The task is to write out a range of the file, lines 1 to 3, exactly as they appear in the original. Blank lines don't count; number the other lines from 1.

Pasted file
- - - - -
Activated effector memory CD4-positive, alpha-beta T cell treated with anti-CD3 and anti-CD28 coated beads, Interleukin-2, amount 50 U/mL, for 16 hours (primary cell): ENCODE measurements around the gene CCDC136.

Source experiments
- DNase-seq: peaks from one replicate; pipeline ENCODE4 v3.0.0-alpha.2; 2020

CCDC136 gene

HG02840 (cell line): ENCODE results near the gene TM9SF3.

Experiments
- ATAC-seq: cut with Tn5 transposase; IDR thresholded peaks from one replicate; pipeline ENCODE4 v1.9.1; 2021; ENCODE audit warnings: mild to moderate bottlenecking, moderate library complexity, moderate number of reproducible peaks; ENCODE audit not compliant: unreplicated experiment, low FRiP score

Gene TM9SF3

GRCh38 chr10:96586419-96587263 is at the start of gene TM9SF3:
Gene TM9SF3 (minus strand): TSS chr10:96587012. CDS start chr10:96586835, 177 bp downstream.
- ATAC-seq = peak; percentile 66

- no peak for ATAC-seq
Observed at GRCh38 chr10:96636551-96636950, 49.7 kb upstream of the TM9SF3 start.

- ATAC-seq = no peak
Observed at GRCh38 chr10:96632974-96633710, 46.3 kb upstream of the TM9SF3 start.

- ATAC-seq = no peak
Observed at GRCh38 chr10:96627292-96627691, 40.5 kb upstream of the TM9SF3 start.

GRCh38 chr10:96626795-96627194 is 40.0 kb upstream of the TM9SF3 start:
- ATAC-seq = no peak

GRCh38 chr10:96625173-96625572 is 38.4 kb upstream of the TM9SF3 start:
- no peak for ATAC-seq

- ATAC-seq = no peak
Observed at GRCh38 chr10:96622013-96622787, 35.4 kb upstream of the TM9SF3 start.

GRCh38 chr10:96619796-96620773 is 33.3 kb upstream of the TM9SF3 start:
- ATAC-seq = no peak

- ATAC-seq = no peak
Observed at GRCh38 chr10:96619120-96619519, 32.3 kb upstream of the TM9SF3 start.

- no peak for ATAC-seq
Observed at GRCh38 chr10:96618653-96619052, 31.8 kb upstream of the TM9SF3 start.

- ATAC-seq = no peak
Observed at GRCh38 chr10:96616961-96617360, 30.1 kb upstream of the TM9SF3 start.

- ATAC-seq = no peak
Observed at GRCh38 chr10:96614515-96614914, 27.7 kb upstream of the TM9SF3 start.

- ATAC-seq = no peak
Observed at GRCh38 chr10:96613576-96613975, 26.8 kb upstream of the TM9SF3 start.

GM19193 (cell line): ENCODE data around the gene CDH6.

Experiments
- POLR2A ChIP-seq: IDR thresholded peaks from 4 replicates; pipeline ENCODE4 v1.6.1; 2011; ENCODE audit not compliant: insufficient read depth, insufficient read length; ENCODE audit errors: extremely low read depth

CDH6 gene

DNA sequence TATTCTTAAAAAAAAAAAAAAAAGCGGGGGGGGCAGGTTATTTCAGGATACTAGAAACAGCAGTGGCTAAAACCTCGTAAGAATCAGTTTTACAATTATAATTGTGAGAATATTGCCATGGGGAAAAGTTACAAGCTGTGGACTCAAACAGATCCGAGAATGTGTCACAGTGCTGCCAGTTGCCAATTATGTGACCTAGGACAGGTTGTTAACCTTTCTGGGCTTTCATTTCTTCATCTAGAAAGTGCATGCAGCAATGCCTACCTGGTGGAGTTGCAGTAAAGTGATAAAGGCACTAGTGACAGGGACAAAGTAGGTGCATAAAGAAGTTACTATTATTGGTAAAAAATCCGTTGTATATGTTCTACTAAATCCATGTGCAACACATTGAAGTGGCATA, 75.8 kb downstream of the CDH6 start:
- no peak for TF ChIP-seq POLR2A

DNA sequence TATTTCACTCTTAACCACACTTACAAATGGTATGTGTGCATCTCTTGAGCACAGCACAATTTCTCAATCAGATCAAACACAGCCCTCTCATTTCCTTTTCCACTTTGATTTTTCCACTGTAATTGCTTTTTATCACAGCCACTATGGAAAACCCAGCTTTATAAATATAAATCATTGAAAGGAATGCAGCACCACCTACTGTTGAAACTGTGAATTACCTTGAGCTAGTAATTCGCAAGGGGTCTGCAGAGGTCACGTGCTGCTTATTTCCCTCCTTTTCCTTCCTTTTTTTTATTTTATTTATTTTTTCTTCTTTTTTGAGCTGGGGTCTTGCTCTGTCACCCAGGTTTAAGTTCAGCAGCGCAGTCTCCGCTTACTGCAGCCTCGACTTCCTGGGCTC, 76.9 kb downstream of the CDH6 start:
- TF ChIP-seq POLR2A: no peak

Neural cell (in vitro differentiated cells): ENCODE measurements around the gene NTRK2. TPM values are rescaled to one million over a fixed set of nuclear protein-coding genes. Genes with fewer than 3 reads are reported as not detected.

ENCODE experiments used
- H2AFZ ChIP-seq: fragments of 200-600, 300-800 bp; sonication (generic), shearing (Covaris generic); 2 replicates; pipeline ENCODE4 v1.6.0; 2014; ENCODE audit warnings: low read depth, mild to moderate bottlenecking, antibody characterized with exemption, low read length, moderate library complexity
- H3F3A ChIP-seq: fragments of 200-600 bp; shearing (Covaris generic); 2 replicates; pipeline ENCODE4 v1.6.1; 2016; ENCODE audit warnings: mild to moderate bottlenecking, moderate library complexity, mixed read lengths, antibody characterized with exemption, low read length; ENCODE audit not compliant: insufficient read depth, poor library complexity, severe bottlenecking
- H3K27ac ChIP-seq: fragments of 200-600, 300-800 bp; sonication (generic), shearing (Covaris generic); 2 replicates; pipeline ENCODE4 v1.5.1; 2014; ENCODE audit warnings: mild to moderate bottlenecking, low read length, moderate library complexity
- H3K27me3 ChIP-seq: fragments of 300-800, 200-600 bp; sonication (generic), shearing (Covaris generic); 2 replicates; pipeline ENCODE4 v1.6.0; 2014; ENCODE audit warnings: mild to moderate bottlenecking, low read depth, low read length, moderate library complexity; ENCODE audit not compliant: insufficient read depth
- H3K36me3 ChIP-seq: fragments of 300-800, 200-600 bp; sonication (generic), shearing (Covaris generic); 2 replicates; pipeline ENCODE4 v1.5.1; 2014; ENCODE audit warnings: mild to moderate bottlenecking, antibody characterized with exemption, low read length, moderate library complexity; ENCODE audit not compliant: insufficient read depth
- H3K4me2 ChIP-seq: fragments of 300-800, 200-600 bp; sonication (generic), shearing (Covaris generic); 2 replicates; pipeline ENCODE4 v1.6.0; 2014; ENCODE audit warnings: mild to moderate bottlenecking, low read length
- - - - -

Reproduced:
Activated effector memory CD4-positive, alpha-beta T cell treated with anti-CD3 and anti-CD28 coated beads, Interleukin-2, amount 50 U/mL, for 16 hours (primary cell): ENCODE measurements around the gene CCDC136.

Source experiments
- DNase-seq: peaks from one replicate; pipeline ENCODE4 v3.0.0-alpha.2; 2020